Overall, 68.9% of providers were able to correctly state that AL is the recommended first-line treatment for uncomplicated malaria in Zambia. Knowledge in public health facilities – the outlets responsible for 49% of AM distribution – was relatively high, with more than 88% of providers able to correctly identify the first-line treatment. Of the key outlet types for AM distribution, knowledge was significantly lower among providers in drug stores, compared with public and private health facilities, and Part One pharmacies. Among those providers who knew AL was the recommended first-line treatment for uncomplicated malaria, 89.8% were able to correctly state the dosing regimen of AL for an adult; 84.9% were able to correctly state the dosing regimen for a two-year old child. Providers in public health facilities, Part One pharmacies, and private health facilities had similarly high levels of knowledge of AL dosing regimens. Knowledge among drug store providers was significantly lower than that of providers in public health facilities and Part One pharmacies.
The outlet survey is one of the ACTwatch research components. The objective is to monitor levels and trends in the availability, price and volumes of antimalarials, and providers’ perceptions and knowledge of antimalarial medicines at different outlets. This report presents indicators on availability, price, volumes, affordability in outlets and provider knowledge of antimalarials. National trends are presented first, followed by indicators presented across outlet categories and urbanisation.
A nationally representative sample of all outlets that could sell or provide antimalarials to a consumer was taken through a census approach in 38 sub-districts/wards across two strata, urban and rural areas, in Zambia. Sampling was conducted using a one-stage probability proportional to size (PPS) cluster design, with the measure of size being the relative sub-district/ward population. Outlet inclusion criteria for this study included outlets which stocked an antimalarial at the time of survey or in the previous three months. An outlet is defined as any point of sale or provision of commodities for individuals. Outlets included in the survey are as follows: 1) public health facilities (government health facilities, hospitals, health posts); 2) Part One pharmacies (pharmacies licensed by the Pharmaceutical Regulatory Authority); 3) drug stores; 4) private health facilities (private hospitals, clinics, and surgeries); 5) grocery stores; and 6) other outlets (kiosks, containers, kantembas, and super/mini markets and petrol stations). Oversampling of public health facilities and Part One pharmacies was conducted in districts surrounding the selected sub-districts/wards.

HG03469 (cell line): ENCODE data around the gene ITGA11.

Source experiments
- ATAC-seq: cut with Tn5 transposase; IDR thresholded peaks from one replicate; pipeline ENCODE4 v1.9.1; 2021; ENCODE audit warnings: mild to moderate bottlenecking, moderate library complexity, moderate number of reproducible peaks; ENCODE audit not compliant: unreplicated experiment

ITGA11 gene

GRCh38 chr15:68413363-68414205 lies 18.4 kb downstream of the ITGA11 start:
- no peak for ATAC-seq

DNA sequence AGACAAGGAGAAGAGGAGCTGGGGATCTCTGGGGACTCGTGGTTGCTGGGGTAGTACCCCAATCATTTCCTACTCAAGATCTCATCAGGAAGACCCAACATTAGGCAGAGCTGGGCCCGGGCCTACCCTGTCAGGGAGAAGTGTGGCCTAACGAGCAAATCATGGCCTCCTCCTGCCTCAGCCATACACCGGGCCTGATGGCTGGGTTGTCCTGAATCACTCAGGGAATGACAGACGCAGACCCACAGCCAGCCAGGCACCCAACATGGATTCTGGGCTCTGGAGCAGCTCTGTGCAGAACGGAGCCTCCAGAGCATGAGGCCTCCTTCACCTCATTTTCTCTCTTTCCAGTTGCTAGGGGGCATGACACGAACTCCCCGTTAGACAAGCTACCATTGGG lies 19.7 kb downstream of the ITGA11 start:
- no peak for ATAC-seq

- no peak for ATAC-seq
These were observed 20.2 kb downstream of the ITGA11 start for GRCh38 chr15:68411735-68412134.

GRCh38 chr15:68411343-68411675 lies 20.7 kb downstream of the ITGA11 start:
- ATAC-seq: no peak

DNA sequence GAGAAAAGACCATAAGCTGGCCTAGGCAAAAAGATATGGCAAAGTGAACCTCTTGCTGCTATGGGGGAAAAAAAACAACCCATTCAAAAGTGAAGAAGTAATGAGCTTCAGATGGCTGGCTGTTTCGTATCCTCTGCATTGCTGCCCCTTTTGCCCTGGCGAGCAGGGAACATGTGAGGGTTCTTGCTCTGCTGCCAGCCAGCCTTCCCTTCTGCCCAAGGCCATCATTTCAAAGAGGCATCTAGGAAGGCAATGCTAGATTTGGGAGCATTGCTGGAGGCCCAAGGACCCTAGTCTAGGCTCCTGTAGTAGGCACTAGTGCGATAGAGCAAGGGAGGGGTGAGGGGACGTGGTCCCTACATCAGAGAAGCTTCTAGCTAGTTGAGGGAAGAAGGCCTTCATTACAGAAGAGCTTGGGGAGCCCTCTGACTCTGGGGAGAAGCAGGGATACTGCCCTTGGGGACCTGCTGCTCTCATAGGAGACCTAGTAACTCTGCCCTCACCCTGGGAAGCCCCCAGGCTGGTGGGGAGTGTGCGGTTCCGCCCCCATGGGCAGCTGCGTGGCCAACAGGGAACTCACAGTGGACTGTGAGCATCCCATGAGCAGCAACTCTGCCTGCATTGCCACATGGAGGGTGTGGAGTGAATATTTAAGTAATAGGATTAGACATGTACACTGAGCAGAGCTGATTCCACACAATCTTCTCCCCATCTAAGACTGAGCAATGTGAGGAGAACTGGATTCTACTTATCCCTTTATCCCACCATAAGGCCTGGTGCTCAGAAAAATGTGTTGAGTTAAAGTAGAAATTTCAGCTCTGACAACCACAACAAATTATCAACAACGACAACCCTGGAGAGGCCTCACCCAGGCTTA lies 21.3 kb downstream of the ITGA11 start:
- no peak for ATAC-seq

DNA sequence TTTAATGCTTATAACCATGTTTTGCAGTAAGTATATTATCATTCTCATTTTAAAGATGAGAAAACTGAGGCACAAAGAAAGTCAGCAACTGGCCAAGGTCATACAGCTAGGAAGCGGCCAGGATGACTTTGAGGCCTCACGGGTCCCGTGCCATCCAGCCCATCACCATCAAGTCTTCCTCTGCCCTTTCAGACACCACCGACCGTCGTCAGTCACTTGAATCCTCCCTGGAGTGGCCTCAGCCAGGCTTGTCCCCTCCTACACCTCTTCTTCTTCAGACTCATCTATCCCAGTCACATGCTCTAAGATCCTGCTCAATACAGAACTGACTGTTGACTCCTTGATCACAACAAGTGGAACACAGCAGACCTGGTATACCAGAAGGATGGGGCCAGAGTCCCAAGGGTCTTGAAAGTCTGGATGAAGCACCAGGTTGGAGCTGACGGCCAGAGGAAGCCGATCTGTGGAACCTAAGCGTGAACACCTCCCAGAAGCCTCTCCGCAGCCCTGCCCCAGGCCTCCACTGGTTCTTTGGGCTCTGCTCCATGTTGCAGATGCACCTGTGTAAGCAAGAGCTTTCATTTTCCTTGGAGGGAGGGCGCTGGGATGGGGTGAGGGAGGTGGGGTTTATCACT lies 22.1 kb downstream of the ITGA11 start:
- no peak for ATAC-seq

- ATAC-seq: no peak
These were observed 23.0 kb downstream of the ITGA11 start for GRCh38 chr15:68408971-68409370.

Among outlets, three questionnaires were administered: 1) Screening Questionnaire 2) Audit sheet and 3) Provider Questionnaire. For all outlets, trained interviewers administered the screening questionnaire to collect information on the outlet type; location, including the outlet’s longitude and latitude; and information on availability of antimalarials. Among those outlets that stocked antimalarials at the time of survey, the audit sheet was administered. For each antimalarial, information was recorded on the brand and generic names, strength, expiry, amount sold in the last week and price to the consumer. Among outlets that stocked antimalarials at the time of interview, or in the past three months, the interviewer collected information on provider demographics, knowledge, and perceptions. Interviewers observed outlet licensing and storage conditions of medicines using the provider questionnaire.
Several validation and data checking steps occurred during and after data collection. Double data entry was conducted using Microsoft Access (Microsoft Cooperation, Seattle, WA, USA). Data was analysed using SPSS 17.0 (SPSS Inc., Chigaco, IL, USA).